Scientists have found an elevated rate of language delay in girls at 30 months old born to mothers who used acetaminophen (also known as paracetamol) during pregnancy.
Acetaminophen is the active ingredient in Tylenol and hundreds of over-the-counter and prescription medicines. It is commonly prescribed during pregnancy to relieve pain and fever.
This is the first study to examine language development in relation to acetaminophen levels in urine.
Information was gathered from 754 women who were enrolled into the study in weeks 8-13 of their pregnancy.
Researchers at Icahn School of Medicine at Mount Sinai in the US asked participants to report the number of acetaminophen tablets they had taken between conception and enrolment, and tested the acetaminophen concentration in their urine at enrolment.
The frequency of language delay, defined as the use of fewer than 50 words, was measured by both a nurse's assessment and a follow-up questionnaire filled out by participants about their child's language milestones at 30 months.
Acetaminophen was used by 59 per cent of the women in early pregnancy, according to the study published in the journal European Psychiatry.
Acetaminophen use was quantified in two ways: High use vs no use analysis used women who did not report any use as the comparison group. For the urine analysis, the top quartile of exposure was compared to the lowest quartile.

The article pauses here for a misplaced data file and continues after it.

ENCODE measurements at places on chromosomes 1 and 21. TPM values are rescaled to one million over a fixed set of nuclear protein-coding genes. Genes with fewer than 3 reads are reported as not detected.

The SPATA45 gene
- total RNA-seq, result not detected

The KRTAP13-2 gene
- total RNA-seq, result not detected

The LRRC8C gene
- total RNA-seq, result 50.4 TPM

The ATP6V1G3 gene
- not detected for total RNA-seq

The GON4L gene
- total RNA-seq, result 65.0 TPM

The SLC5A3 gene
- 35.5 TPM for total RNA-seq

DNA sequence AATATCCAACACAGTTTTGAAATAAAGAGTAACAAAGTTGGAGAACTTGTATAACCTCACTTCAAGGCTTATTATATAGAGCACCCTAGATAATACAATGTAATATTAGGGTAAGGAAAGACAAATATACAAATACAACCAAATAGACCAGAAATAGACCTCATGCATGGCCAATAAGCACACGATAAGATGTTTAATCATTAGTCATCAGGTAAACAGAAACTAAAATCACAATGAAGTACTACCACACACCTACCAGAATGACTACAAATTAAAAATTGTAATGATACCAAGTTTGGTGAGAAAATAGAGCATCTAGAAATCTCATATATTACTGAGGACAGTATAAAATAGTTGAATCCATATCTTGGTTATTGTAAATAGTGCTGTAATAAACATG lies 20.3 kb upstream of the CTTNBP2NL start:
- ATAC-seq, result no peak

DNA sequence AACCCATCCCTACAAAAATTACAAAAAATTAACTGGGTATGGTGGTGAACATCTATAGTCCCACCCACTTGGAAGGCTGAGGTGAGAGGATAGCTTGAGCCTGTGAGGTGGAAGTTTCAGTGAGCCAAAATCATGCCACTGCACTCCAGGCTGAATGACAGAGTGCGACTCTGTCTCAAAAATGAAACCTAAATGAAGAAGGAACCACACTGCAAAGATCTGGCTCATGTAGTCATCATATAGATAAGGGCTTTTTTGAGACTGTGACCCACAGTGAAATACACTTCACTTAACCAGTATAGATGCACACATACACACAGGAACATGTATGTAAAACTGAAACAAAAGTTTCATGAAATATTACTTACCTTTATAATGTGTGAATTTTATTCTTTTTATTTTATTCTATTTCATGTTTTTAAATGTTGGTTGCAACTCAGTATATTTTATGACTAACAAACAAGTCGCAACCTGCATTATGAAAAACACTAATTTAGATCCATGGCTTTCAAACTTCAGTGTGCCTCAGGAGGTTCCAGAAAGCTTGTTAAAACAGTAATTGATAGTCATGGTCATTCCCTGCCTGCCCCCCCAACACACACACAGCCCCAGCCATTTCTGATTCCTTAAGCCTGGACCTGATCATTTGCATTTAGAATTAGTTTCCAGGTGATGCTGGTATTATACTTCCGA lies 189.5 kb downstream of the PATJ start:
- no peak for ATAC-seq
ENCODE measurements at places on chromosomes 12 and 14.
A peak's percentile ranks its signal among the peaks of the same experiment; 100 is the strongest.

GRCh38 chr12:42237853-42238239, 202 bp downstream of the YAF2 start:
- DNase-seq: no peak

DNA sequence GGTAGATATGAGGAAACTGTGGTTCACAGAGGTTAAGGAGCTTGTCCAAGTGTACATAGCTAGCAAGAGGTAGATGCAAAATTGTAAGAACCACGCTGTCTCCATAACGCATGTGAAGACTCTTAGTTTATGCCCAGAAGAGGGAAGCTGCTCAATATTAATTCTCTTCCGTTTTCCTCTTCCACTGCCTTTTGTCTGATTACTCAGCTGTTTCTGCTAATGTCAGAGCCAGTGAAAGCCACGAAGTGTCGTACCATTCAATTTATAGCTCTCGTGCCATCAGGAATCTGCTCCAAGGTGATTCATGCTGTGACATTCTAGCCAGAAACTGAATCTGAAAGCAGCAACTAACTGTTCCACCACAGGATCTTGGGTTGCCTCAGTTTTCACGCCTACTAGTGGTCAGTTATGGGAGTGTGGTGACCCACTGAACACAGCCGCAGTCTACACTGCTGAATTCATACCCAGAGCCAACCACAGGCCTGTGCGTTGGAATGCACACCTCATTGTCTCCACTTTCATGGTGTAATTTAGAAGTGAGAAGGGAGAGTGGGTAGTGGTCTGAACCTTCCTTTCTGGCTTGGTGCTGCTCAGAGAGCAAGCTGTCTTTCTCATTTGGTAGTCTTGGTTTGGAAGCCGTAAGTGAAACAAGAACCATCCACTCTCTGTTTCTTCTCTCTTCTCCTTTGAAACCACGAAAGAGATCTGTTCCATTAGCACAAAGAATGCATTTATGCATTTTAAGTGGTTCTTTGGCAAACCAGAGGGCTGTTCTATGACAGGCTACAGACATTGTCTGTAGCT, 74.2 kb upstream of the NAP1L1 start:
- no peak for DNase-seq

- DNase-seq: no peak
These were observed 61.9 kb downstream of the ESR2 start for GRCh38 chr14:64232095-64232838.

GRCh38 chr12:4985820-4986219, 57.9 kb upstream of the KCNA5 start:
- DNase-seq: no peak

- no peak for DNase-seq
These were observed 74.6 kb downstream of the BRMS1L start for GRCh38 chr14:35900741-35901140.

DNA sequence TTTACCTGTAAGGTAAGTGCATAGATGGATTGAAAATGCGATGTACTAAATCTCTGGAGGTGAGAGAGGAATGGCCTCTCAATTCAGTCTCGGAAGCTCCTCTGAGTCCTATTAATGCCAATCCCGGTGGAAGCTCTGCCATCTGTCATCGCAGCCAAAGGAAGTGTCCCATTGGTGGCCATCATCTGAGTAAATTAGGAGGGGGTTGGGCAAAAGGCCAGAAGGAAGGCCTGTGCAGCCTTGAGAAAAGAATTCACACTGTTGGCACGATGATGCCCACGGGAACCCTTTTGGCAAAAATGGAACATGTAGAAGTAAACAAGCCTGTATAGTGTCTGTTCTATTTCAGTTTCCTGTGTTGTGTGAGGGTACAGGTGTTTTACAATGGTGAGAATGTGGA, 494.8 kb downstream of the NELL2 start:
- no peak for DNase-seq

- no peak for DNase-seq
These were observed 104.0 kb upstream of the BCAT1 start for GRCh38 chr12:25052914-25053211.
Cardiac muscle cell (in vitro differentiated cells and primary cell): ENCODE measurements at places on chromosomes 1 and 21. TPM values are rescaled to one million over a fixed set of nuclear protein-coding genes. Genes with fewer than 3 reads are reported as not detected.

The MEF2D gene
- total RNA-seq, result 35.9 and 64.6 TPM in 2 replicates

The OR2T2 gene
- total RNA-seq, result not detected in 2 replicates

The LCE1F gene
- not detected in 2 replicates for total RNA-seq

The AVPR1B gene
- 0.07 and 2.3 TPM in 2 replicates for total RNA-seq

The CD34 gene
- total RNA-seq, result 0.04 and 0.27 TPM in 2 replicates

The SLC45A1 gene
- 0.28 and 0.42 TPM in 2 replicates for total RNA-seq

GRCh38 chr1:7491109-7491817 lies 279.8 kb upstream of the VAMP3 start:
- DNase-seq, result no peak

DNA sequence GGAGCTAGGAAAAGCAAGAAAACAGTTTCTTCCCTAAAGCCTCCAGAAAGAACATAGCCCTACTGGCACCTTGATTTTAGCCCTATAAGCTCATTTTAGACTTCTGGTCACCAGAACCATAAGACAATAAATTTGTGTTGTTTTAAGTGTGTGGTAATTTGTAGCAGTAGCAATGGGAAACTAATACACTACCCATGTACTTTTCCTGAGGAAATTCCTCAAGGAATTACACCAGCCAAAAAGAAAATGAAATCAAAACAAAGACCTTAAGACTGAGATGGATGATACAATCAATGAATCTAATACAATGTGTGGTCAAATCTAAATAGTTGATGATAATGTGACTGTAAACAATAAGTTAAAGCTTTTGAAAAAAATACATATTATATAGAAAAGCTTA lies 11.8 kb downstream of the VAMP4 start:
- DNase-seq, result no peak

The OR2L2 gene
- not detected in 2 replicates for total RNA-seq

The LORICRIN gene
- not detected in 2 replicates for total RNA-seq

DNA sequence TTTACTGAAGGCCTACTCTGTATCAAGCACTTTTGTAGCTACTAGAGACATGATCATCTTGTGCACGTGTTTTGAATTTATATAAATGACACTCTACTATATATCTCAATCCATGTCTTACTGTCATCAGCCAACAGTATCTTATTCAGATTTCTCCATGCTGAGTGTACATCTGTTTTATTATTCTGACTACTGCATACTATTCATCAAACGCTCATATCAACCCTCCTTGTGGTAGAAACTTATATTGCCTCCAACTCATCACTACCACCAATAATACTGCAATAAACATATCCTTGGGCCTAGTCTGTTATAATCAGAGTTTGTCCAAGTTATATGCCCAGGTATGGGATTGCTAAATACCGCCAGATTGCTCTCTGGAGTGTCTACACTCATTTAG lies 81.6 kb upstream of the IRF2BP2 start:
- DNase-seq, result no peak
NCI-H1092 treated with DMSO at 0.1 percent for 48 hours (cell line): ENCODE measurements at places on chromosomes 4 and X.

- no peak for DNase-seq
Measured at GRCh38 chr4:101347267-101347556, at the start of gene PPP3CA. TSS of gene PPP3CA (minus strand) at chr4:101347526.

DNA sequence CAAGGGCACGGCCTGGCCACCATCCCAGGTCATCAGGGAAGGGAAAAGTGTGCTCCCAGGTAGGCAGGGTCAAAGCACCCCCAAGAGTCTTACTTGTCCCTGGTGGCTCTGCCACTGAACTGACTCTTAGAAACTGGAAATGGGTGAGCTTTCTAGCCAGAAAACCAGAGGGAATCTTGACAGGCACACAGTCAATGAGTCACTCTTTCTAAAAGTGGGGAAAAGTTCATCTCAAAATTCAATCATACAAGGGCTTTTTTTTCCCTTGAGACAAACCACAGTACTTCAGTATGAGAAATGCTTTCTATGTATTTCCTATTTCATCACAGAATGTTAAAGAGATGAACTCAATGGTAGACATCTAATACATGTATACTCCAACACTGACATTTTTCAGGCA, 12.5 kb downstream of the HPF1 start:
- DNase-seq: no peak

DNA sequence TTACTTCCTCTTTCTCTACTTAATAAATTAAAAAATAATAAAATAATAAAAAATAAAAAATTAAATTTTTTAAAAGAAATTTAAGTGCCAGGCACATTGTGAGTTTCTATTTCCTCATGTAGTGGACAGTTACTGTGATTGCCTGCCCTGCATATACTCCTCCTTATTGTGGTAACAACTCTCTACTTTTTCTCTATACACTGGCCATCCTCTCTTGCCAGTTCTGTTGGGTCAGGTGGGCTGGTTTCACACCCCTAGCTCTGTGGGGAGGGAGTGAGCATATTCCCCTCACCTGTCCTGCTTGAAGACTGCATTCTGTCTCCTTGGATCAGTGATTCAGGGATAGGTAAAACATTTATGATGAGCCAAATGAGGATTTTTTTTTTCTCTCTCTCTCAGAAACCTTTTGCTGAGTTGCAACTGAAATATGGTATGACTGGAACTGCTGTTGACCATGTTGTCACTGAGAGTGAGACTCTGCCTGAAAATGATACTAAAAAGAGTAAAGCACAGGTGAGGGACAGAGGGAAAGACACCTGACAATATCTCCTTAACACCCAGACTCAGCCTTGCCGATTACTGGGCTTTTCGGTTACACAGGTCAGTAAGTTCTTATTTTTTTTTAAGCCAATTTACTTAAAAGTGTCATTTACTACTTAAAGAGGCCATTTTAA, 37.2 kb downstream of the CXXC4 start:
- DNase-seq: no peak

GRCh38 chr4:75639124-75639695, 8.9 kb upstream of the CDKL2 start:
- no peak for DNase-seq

Language delay was seen in 10 percent of all the children in the study, with greater delays in boys than girls overall.
However, girls born to mothers with higher exposure - those who took acetaminophen more than six times in early pregnancy - were nearly six times more likely to have language delay than girls born to mothers who did not take acetaminophen.
These results are consistent with studies reporting decreased IQ and increased communication problems in children born to mothers who used more acetaminophen during pregnancy.
Both the number of tablets and concentration in urine were associated with a significant increase in language delay in girls, and a slight but not significant decrease in boys.
Overall, the results suggest that acetaminophen use in pregnancy results in a loss of the well-recognised female advantage in language development in early childhood.
"Given the prevalence of prenatal acetaminophen use and the importance of language development, our findings, if replicated, suggest that pregnant women should limit their use of this analgesic during pregnancy," said Shanna Swan, from the Icahn School of Medicine at Mount Sinai.
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